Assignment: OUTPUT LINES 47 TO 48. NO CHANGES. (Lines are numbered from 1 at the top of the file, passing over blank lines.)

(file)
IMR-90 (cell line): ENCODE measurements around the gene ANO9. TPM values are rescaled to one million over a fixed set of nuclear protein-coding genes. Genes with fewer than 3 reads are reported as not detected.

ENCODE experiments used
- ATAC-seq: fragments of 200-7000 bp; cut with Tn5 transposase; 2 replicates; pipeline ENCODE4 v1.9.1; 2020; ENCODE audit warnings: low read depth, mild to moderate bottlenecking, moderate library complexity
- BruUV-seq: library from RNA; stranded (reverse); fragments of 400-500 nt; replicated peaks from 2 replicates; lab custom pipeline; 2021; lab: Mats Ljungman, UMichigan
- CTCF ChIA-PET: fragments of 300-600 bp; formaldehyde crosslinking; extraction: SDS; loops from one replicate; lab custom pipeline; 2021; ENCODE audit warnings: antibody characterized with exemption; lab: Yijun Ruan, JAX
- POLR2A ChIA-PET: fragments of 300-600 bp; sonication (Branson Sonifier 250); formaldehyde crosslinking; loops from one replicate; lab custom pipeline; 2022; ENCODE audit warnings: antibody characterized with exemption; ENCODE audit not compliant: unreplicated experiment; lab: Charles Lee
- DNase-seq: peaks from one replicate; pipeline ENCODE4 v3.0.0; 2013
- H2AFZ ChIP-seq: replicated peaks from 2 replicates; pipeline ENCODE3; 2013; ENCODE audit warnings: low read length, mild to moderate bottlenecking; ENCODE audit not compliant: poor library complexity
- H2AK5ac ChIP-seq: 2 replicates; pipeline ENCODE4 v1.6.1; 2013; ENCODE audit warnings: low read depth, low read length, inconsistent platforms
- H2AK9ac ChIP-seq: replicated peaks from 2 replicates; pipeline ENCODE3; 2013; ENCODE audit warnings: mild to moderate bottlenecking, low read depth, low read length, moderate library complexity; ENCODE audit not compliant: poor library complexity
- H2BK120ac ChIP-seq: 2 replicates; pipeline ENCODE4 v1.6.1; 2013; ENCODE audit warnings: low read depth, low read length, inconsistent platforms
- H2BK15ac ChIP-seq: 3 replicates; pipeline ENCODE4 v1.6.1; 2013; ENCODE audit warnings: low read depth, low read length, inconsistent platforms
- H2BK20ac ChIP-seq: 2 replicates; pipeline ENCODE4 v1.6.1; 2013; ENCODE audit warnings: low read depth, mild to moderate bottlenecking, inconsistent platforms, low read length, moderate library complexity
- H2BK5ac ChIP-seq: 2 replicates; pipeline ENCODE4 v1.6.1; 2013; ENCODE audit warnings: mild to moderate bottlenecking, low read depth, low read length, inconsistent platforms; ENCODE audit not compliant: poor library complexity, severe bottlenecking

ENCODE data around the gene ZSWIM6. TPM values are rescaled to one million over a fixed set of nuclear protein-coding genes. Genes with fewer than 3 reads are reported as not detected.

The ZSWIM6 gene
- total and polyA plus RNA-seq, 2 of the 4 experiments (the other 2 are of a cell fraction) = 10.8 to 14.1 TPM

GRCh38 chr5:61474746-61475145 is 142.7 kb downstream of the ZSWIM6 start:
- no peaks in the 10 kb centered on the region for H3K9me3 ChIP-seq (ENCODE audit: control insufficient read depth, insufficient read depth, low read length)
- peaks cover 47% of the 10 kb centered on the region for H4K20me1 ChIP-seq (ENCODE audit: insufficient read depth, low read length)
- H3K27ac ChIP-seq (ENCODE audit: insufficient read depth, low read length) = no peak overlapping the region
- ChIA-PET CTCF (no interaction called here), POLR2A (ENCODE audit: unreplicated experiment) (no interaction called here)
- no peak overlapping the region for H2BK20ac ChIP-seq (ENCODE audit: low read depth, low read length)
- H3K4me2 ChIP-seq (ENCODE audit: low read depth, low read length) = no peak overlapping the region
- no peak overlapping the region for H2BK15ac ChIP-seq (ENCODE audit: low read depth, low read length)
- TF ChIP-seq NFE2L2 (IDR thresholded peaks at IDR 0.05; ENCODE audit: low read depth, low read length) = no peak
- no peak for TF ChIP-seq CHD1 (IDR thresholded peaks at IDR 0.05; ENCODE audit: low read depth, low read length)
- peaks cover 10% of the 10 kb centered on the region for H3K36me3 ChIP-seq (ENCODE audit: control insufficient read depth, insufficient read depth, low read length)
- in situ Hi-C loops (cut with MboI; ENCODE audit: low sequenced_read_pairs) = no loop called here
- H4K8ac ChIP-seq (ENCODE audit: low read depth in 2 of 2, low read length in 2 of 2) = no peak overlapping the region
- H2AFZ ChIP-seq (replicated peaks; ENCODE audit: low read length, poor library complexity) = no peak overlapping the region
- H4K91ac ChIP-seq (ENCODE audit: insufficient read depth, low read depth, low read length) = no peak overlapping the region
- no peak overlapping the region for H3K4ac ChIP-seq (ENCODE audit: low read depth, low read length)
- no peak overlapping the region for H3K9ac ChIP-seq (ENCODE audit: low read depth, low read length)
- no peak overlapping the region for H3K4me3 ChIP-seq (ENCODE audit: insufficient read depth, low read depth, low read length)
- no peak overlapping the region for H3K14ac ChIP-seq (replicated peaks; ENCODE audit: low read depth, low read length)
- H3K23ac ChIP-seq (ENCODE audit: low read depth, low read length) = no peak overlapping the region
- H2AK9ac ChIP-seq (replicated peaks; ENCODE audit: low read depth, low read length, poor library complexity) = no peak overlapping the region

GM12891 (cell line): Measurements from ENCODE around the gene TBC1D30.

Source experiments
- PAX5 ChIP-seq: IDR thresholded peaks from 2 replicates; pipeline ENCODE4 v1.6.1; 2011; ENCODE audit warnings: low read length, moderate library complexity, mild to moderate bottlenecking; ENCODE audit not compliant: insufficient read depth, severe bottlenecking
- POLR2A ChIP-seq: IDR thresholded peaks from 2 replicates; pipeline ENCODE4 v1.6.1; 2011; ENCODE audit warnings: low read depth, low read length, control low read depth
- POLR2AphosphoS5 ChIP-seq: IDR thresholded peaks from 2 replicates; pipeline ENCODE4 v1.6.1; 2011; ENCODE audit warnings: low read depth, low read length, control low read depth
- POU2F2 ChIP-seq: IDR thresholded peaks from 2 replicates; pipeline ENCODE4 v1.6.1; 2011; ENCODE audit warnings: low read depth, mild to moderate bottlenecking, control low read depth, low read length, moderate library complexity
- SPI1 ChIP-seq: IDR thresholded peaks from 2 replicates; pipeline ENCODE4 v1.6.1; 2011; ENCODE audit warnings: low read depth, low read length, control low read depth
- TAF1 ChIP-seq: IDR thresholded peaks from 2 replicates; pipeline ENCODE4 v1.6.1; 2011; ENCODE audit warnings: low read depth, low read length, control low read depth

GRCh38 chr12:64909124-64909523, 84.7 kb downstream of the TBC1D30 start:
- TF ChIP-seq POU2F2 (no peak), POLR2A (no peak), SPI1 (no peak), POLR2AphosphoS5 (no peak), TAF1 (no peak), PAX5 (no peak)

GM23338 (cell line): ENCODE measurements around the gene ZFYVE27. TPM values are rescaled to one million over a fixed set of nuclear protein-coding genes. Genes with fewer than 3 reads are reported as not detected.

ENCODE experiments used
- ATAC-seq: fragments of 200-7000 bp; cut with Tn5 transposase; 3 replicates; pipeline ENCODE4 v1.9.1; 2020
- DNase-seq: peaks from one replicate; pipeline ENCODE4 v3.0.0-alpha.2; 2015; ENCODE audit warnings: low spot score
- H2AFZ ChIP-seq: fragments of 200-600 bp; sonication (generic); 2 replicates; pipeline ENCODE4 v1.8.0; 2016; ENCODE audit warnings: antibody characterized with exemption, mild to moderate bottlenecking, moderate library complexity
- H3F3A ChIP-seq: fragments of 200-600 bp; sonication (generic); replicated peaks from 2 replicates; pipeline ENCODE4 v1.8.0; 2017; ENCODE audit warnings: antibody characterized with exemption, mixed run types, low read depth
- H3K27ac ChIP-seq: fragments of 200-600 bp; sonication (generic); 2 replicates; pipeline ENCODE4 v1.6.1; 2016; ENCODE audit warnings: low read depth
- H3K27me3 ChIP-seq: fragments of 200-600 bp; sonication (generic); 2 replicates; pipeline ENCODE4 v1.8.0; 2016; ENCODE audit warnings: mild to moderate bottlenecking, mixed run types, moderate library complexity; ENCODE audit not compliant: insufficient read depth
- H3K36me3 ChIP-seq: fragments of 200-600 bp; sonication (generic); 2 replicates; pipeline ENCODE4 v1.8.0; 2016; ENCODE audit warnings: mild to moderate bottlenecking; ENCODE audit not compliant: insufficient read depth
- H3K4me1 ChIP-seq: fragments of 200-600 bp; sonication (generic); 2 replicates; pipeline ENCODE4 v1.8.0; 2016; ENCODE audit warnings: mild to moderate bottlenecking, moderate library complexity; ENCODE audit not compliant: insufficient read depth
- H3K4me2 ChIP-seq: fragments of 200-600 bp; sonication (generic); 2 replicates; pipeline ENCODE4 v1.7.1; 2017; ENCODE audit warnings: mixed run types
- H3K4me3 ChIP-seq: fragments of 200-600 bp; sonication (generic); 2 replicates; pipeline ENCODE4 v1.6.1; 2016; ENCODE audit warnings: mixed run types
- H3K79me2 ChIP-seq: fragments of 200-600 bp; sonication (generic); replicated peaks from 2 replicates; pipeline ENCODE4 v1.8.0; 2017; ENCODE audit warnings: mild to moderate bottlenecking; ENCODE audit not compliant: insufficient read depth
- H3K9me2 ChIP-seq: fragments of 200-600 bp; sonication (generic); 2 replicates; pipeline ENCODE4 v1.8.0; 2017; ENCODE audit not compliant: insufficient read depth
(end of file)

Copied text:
GRCh38 chr12:64909124-64909523, 84.7 kb downstream of the TBC1D30 start:
- TF ChIP-seq POU2F2 (no peak), POLR2A (no peak), SPI1 (no peak), POLR2AphosphoS5 (no peak), TAF1 (no peak), PAX5 (no peak)